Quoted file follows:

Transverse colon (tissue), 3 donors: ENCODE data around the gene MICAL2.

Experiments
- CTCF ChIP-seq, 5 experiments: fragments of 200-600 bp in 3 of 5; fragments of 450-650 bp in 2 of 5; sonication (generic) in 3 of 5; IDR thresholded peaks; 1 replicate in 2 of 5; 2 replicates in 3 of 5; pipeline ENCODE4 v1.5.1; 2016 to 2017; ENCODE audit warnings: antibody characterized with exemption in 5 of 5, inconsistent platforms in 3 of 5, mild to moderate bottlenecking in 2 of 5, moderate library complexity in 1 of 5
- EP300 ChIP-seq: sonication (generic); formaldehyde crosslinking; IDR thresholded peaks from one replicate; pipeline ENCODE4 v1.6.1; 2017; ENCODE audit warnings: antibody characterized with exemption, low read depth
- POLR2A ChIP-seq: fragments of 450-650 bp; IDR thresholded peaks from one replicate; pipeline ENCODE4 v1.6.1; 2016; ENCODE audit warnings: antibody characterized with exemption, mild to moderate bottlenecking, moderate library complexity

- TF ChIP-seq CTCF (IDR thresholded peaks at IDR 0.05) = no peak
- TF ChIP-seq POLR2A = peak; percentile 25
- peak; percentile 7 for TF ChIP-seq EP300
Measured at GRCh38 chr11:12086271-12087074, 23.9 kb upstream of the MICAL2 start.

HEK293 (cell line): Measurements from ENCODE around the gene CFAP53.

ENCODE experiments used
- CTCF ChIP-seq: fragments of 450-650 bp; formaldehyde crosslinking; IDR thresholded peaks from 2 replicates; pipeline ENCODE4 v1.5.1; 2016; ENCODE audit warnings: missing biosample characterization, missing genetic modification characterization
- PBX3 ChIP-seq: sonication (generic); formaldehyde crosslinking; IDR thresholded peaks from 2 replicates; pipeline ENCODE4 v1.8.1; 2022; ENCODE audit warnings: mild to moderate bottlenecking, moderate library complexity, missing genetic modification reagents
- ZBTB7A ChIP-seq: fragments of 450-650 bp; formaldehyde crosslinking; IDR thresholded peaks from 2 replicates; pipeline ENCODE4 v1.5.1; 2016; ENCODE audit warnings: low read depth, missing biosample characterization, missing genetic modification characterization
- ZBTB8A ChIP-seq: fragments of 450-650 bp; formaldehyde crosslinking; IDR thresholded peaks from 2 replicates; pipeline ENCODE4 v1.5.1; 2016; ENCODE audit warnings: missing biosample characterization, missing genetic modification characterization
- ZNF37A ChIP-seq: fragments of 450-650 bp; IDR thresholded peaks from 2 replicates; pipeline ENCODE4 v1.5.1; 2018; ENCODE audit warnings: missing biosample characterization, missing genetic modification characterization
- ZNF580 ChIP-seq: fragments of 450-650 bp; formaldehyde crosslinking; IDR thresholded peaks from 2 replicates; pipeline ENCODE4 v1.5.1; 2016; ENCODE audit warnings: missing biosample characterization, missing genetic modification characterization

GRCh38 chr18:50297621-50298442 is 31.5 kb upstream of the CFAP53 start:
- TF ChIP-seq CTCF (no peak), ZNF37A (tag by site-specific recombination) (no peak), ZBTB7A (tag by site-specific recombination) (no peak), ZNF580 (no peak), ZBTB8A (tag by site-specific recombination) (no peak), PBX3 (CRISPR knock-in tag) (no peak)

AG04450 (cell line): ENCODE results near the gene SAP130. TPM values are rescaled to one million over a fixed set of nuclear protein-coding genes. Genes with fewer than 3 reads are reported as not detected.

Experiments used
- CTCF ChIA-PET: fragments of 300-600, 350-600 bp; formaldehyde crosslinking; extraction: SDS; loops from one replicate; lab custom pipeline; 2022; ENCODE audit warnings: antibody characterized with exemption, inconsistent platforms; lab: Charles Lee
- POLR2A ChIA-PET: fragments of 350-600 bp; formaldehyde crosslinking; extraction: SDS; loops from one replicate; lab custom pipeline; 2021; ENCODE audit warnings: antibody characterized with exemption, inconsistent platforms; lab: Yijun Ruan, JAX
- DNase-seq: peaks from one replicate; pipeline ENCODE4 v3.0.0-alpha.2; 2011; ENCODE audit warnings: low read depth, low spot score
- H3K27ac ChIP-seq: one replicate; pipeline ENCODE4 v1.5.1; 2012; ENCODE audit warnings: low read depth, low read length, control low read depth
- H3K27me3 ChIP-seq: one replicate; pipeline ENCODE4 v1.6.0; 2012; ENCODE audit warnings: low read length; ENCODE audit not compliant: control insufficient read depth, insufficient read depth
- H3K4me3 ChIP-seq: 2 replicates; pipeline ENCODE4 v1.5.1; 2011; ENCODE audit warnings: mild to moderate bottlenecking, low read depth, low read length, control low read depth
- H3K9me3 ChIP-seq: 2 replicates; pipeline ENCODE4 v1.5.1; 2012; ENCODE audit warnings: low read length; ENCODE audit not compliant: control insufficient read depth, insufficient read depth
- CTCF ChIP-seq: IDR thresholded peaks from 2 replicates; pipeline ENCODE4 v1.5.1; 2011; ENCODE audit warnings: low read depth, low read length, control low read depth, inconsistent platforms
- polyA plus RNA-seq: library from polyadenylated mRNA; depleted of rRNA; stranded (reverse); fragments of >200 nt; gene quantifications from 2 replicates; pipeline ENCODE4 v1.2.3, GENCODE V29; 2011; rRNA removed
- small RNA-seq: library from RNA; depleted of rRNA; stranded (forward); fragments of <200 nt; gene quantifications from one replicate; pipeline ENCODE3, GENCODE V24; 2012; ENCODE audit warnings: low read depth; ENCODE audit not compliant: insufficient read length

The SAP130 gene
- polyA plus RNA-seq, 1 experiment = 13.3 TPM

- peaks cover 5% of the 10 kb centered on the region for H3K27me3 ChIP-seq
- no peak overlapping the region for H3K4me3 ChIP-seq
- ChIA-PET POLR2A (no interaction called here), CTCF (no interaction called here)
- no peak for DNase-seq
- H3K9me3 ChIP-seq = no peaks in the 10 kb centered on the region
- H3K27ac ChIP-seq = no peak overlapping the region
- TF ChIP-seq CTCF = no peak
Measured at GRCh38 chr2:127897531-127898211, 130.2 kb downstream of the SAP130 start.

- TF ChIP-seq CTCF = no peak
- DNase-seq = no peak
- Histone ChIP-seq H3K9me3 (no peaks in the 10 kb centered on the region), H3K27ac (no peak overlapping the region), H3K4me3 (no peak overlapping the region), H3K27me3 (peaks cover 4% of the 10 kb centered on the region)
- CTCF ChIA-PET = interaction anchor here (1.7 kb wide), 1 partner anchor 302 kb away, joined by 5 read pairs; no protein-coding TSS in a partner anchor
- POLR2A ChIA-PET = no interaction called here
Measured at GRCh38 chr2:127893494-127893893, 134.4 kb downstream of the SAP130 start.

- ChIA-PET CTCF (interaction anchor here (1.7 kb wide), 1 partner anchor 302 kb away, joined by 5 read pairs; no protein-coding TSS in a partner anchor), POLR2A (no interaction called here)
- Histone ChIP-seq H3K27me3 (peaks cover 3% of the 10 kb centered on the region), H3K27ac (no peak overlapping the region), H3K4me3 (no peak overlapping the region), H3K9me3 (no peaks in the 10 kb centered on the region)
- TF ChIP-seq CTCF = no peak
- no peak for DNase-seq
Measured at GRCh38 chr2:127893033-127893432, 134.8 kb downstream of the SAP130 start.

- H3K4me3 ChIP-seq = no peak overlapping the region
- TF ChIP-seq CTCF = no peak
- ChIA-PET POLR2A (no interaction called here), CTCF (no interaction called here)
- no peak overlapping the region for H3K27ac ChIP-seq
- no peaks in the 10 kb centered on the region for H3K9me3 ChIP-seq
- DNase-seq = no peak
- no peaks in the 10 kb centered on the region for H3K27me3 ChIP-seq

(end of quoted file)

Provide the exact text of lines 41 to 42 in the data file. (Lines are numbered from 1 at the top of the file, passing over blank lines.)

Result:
Measured at GRCh38 chr2:127897531-127898211, 130.2 kb downstream of the SAP130 start.

- TF ChIP-seq CTCF = no peak